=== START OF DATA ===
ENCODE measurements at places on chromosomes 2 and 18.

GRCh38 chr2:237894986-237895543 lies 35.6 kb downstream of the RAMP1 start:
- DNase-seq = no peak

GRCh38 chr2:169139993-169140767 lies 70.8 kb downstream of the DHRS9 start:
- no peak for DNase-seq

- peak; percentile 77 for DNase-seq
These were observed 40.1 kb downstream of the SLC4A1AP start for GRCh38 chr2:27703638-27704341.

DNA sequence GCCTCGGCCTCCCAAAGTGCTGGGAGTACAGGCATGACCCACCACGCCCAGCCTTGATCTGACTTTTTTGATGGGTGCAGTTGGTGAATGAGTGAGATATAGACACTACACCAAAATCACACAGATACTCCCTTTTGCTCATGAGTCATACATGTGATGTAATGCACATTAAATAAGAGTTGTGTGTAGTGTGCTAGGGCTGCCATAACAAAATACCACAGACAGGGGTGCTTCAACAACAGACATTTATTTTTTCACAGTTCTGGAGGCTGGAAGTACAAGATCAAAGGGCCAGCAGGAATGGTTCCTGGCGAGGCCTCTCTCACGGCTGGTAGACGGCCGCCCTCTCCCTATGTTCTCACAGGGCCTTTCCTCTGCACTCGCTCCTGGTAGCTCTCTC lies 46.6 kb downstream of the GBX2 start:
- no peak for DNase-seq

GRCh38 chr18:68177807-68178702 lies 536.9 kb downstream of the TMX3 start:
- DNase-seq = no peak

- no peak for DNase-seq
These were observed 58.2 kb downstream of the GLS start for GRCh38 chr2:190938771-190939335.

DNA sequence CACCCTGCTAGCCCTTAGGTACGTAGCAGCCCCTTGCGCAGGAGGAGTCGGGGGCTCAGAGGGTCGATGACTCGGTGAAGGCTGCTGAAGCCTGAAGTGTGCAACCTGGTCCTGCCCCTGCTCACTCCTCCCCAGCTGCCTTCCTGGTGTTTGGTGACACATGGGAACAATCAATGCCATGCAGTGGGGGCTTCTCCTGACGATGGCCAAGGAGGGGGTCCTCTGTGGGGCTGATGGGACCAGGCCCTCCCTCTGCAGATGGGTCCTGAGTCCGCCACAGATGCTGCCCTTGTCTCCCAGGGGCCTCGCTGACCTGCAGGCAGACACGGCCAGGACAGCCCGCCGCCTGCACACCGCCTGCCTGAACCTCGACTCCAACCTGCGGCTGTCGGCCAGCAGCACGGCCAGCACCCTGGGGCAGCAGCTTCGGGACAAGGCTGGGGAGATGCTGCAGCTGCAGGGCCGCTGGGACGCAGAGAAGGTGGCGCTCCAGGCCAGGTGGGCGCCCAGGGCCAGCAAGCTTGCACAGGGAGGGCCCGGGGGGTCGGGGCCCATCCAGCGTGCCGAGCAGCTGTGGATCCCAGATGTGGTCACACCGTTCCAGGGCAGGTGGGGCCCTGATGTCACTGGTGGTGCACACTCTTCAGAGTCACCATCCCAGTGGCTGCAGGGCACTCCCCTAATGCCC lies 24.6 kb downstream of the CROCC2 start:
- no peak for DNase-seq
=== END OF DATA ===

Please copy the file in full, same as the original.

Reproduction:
ENCODE measurements at places on chromosomes 2 and 18.

GRCh38 chr2:237894986-237895543 lies 35.6 kb downstream of the RAMP1 start:
- DNase-seq = no peak

GRCh38 chr2:169139993-169140767 lies 70.8 kb downstream of the DHRS9 start:
- no peak for DNase-seq

- peak; percentile 77 for DNase-seq
These were observed 40.1 kb downstream of the SLC4A1AP start for GRCh38 chr2:27703638-27704341.

DNA sequence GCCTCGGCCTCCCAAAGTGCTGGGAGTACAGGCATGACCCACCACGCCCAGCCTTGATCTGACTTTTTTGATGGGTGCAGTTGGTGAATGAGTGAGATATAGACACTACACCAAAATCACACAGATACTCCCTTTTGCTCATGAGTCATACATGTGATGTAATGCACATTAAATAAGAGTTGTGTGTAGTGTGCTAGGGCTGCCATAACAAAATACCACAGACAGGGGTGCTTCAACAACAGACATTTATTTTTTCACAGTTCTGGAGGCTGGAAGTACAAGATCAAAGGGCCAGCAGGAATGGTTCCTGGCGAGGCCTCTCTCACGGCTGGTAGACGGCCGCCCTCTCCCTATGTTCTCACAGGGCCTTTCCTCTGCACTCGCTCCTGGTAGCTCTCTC lies 46.6 kb downstream of the GBX2 start:
- no peak for DNase-seq

GRCh38 chr18:68177807-68178702 lies 536.9 kb downstream of the TMX3 start:
- DNase-seq = no peak

- no peak for DNase-seq
These were observed 58.2 kb downstream of the GLS start for GRCh38 chr2:190938771-190939335.

DNA sequence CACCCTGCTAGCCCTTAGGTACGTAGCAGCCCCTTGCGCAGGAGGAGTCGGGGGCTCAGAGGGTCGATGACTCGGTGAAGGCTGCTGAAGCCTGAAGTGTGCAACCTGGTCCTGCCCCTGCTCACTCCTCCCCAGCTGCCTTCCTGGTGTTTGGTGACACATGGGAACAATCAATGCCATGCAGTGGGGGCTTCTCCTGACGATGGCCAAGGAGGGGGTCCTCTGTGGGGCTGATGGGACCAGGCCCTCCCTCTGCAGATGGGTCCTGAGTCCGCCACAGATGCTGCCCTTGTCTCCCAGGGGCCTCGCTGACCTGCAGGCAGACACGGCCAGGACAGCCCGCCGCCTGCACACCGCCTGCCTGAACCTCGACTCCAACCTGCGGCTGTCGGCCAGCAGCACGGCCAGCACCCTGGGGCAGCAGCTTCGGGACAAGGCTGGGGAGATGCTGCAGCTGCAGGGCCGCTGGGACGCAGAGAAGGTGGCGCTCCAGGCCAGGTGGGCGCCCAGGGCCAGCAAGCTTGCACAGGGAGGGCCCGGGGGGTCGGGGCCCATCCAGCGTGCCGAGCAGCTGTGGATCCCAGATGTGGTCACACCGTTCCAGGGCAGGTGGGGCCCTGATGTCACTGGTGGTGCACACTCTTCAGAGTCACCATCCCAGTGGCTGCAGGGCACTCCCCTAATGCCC lies 24.6 kb downstream of the CROCC2 start:
- no peak for DNase-seq